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Math Help - Change in integral begin/end values

  1. #1
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    Change in integral begin/end values

    I am just starting to learn about integrals. We are using dummy variables to solve integrals from say 1 to 3. When we finish the range of the integral changes and I am at a loss as to how to determine the new values.

    For example if I have Integral from 0 to 1 of x (2 + 3x^2) dx

    it becomes integral from 2 to 5 of u^1/2 du times 1/6

    PLease explain how the 0 to 1 becomes 2 to 5 and since u = 2 + 3x^2 what happened to the x in the integral that precedes the (2 + 3x^2) ^1/2?????

    Either my book is missing some basic explanations or I am just slowwwwww!

    Also how do I write an integral sign on this site????
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  2. #2
    Moo
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    Hello,

    [math ]\int_0^1[/tex]

    When doing a substitution you also have to change the values of the integral (0 and 1).

    I'll make the steps...

    \int_0^1 x(2+3x^2) dx

    u=2+3x^2

    So if x=0, u=2+3*0^2=2
    If x=1, u=2+3*1^2=5

    This explains the changes 0 and 1 to 2 and 5.

    Plus, you have to "change" dx, and express it in respect to u.

    \frac{du}{dx}=6x

    Hence dx=\frac{du}{6x}

    The integral becomes :

    \int_2^5 {\color{red} x} u \frac{du}{6 {\color{red} x}} = \int_2^5 \frac{u}{6} du
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  3. #3
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    Quote Originally Posted by Frostking View Post
    I am just starting to learn about integrals. We are using dummy variables to solve integrals from say 1 to 3. When we finish the range of the integral changes and I am at a loss as to how to determine the new values.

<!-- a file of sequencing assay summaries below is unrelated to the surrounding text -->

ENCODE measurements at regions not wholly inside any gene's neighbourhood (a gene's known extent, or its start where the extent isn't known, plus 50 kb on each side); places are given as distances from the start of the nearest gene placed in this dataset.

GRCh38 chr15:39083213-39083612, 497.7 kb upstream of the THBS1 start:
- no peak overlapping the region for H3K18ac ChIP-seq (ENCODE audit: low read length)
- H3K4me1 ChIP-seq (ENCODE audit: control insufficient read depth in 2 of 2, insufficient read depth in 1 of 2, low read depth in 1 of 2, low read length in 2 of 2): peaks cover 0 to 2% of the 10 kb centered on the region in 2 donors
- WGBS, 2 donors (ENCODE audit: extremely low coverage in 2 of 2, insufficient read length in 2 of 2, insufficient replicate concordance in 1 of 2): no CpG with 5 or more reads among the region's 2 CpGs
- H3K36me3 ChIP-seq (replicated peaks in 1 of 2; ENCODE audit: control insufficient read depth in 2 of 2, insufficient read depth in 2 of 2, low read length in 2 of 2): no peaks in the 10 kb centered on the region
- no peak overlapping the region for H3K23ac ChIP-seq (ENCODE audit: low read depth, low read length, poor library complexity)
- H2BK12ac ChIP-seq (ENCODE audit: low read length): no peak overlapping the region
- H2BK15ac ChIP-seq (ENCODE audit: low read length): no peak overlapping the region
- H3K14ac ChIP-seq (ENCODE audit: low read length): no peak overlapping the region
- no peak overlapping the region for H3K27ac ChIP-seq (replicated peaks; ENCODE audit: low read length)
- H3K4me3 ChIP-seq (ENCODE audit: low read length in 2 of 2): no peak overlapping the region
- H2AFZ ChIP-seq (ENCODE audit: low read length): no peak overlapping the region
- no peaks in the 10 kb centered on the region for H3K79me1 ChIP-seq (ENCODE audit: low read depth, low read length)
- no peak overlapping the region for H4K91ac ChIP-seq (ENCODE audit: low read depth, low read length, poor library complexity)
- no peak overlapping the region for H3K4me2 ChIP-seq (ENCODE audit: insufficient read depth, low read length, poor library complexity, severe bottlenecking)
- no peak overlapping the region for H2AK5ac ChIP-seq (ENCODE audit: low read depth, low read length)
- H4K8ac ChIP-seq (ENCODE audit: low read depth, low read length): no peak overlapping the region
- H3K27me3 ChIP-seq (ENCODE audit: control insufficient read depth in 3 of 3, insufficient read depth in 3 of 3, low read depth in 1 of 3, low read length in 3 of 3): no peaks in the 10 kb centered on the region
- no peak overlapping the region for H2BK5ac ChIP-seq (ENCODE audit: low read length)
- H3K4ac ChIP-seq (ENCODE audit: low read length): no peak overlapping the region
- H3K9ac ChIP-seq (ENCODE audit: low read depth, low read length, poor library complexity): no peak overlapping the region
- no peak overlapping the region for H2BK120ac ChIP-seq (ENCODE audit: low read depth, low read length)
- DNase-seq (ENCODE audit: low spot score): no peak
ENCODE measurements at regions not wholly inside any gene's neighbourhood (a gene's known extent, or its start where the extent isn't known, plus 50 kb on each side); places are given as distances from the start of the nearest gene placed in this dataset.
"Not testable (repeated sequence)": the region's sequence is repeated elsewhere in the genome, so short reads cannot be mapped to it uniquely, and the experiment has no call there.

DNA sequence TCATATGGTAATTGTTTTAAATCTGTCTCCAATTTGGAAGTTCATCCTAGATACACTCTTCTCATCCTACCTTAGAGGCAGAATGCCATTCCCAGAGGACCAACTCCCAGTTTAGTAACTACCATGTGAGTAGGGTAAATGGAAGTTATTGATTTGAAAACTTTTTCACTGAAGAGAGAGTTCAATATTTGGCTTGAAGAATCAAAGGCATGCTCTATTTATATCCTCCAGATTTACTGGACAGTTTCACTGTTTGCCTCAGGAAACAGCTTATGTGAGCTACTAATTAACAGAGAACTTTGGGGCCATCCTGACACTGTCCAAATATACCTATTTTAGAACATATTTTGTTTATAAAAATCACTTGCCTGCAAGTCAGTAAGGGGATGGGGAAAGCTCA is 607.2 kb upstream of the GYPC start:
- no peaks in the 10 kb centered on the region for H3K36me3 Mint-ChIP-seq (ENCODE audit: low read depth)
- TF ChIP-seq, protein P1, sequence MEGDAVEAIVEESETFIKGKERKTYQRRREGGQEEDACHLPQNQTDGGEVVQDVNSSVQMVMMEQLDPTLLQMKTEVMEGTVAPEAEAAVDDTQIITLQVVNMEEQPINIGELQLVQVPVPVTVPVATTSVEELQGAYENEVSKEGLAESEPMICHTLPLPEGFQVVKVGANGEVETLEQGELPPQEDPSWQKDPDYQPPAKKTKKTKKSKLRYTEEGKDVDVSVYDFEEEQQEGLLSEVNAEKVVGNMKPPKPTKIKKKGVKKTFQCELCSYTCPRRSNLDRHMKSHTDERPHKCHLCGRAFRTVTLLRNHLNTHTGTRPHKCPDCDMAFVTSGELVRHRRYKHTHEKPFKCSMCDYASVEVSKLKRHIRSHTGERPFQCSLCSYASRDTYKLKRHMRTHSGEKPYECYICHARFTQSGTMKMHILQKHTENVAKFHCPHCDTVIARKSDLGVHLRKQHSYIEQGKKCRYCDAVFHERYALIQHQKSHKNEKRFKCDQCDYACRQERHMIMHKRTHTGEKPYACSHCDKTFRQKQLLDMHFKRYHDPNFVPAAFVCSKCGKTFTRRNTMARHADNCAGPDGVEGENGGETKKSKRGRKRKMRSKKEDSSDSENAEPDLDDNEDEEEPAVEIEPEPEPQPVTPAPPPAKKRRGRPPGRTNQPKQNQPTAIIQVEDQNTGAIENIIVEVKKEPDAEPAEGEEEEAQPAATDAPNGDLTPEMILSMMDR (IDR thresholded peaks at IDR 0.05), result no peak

For example if I have Integral from 0 to 1 of x (2 + 3x^2) dx

    it becomes integral from 2 to 5 of u^1/2 du times 1/6

    PLease explain how the 0 to 1 becomes 2 to 5 and since u = 2 + 3x^2 what happened to the x in the integral that precedes the (2 + 3x^2) ^1/2?????

    Either my book is missing some basic explanations or I am just slowwwwww!
    If u = 2 + 3x^2, then what was the beginning limit of x=0 becomes u=2+3(0)^2 \rightarrow 2, and the upper limit of x=1 becomes u=2+3(1)^2 \rightarrow 5.

    Personally, I never change the limits as I always re-sub for x back into the integrated equation. This takes away from the annoying process of re-evaluating the limits of integration.

    Quote Originally Posted by Frostking View Post
    Also how do I write an integral sign on this site????
    Type the [math ] [/tex] tags around \int like so: \int_0^1 \sqrt{2+3x^2}dx
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  4. #4
    Moo
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    Oh yeah, I think you forgot ^1/2 in

    For example if I have Integral from 0 to 1 of x (2 + 3x^2) dx
    But it doesn't change the explication ^^
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